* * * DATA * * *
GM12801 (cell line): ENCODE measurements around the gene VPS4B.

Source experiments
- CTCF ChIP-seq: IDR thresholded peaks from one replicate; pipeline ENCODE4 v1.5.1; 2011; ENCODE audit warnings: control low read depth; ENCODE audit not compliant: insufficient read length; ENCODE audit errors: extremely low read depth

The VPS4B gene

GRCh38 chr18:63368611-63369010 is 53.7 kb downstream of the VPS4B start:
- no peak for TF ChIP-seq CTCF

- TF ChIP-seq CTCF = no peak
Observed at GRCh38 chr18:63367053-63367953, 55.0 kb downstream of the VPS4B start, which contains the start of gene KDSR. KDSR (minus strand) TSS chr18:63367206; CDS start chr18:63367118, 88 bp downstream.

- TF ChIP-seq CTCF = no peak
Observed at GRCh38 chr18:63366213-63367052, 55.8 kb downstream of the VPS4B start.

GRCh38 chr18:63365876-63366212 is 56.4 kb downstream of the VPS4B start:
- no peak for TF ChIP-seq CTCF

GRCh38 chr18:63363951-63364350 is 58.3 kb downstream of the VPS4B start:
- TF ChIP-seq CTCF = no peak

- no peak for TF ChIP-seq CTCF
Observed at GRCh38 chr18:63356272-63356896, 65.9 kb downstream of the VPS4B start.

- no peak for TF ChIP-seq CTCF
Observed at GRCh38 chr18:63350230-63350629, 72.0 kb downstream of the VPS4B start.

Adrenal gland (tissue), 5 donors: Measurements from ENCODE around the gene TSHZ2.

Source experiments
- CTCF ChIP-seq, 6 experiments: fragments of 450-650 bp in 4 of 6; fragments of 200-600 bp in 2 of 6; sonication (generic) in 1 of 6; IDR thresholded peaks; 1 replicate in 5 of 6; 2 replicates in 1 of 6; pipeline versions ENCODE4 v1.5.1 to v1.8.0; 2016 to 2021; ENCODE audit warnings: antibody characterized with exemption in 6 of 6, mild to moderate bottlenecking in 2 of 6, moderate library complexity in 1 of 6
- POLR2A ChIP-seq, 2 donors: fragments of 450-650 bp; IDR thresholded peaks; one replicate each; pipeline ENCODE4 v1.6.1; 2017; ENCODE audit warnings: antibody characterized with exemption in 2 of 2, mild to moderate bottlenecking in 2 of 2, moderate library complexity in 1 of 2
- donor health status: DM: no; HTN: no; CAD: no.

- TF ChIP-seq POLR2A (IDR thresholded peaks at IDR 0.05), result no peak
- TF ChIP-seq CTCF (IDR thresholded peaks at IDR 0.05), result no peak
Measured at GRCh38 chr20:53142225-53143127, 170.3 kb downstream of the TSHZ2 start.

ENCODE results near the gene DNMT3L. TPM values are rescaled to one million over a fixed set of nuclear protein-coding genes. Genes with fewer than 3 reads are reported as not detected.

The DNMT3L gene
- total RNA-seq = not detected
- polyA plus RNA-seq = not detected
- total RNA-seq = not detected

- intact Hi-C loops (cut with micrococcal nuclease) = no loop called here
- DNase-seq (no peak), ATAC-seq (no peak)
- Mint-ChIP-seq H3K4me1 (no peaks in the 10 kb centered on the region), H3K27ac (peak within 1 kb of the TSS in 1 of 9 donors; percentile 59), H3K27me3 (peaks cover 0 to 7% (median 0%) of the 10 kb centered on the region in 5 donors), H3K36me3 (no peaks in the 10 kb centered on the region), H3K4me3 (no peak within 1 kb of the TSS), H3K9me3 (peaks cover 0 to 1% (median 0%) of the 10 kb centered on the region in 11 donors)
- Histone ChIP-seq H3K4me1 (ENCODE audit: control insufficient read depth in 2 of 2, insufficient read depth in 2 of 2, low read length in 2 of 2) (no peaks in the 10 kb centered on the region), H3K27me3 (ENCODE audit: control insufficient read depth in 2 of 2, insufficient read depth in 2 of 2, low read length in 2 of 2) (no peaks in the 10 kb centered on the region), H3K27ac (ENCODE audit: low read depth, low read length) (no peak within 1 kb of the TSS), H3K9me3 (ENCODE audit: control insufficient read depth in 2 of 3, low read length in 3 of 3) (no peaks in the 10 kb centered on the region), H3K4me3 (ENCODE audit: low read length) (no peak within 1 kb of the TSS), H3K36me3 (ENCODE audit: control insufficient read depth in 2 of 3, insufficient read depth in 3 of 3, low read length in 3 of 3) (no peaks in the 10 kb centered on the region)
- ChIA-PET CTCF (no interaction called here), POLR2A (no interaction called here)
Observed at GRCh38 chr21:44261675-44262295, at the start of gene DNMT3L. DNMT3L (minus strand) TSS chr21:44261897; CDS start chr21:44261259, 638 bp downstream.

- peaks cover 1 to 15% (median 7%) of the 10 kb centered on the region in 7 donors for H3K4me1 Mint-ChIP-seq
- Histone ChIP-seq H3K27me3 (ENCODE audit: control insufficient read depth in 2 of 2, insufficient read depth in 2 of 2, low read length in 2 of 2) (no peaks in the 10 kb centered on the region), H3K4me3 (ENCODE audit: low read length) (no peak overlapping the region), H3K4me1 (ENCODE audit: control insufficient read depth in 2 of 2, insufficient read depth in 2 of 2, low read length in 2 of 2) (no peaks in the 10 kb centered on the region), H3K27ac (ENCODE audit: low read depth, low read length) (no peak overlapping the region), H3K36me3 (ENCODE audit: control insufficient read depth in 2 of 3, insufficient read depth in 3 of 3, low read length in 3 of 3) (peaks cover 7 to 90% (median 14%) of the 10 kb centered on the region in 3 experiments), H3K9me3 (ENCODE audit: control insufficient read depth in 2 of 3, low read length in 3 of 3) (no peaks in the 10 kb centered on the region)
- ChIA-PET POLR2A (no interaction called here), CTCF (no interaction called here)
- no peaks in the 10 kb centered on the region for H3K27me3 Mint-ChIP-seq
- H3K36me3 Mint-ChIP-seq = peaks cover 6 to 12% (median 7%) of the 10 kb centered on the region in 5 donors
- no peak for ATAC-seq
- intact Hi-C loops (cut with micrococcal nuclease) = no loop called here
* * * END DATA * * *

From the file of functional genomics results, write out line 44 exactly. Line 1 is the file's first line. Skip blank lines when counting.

- intact Hi-C loops (cut with micrococcal nuclease) = no loop called here